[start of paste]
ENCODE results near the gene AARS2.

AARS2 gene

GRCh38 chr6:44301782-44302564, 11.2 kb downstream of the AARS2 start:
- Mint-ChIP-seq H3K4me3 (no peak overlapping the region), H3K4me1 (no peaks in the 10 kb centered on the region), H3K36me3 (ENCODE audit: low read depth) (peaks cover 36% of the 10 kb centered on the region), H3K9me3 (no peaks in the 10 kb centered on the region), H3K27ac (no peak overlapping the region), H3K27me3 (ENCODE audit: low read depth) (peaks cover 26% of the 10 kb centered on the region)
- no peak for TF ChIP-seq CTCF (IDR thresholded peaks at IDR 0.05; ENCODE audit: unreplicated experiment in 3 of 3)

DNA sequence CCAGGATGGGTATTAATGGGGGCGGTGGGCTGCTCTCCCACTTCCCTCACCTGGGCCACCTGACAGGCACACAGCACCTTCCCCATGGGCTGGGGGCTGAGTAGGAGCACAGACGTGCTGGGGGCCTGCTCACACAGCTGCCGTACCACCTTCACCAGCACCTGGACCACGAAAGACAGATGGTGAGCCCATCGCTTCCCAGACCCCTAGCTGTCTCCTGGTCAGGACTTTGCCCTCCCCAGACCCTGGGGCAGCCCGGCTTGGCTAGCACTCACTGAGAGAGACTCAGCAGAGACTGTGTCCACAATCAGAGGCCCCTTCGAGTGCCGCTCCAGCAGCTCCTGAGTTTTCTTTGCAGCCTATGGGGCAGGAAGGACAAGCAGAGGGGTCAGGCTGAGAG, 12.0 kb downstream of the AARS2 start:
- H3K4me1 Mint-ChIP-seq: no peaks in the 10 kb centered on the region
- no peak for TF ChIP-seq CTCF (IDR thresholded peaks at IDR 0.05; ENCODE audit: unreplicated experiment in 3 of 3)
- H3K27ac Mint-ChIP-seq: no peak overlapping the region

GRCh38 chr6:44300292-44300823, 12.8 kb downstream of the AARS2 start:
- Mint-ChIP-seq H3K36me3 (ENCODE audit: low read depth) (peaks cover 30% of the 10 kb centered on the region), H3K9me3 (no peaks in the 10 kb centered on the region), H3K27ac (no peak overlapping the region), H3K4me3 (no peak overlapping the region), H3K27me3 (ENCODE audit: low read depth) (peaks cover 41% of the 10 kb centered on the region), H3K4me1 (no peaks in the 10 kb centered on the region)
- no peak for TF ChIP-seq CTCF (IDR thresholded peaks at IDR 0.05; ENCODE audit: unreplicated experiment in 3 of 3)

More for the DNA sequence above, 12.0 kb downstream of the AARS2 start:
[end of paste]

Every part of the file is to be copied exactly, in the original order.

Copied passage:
ENCODE results near the gene AARS2.

AARS2 gene

GRCh38 chr6:44301782-44302564, 11.2 kb downstream of the AARS2 start:
- Mint-ChIP-seq H3K4me3 (no peak overlapping the region), H3K4me1 (no peaks in the 10 kb centered on the region), H3K36me3 (ENCODE audit: low read depth) (peaks cover 36% of the 10 kb centered on the region), H3K9me3 (no peaks in the 10 kb centered on the region), H3K27ac (no peak overlapping the region), H3K27me3 (ENCODE audit: low read depth) (peaks cover 26% of the 10 kb centered on the region)
- no peak for TF ChIP-seq CTCF (IDR thresholded peaks at IDR 0.05; ENCODE audit: unreplicated experiment in 3 of 3)

DNA sequence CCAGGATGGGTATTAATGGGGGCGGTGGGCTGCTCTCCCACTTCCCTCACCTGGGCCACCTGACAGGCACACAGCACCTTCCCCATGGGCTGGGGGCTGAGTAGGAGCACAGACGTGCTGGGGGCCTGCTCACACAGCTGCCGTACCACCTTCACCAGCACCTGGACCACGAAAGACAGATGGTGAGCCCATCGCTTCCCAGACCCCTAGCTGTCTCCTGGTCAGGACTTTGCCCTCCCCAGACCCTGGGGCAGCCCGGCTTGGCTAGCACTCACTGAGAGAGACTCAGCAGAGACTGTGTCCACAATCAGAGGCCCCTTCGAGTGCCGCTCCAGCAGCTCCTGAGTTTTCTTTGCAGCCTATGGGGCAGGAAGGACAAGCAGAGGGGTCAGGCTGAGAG, 12.0 kb downstream of the AARS2 start:
- H3K4me1 Mint-ChIP-seq: no peaks in the 10 kb centered on the region
- no peak for TF ChIP-seq CTCF (IDR thresholded peaks at IDR 0.05; ENCODE audit: unreplicated experiment in 3 of 3)
- H3K27ac Mint-ChIP-seq: no peak overlapping the region

GRCh38 chr6:44300292-44300823, 12.8 kb downstream of the AARS2 start:
- Mint-ChIP-seq H3K36me3 (ENCODE audit: low read depth) (peaks cover 30% of the 10 kb centered on the region), H3K9me3 (no peaks in the 10 kb centered on the region), H3K27ac (no peak overlapping the region), H3K4me3 (no peak overlapping the region), H3K27me3 (ENCODE audit: low read depth) (peaks cover 41% of the 10 kb centered on the region), H3K4me1 (no peaks in the 10 kb centered on the region)
- no peak for TF ChIP-seq CTCF (IDR thresholded peaks at IDR 0.05; ENCODE audit: unreplicated experiment in 3 of 3)

More for the DNA sequence above, 12.0 kb downstream of the AARS2 start: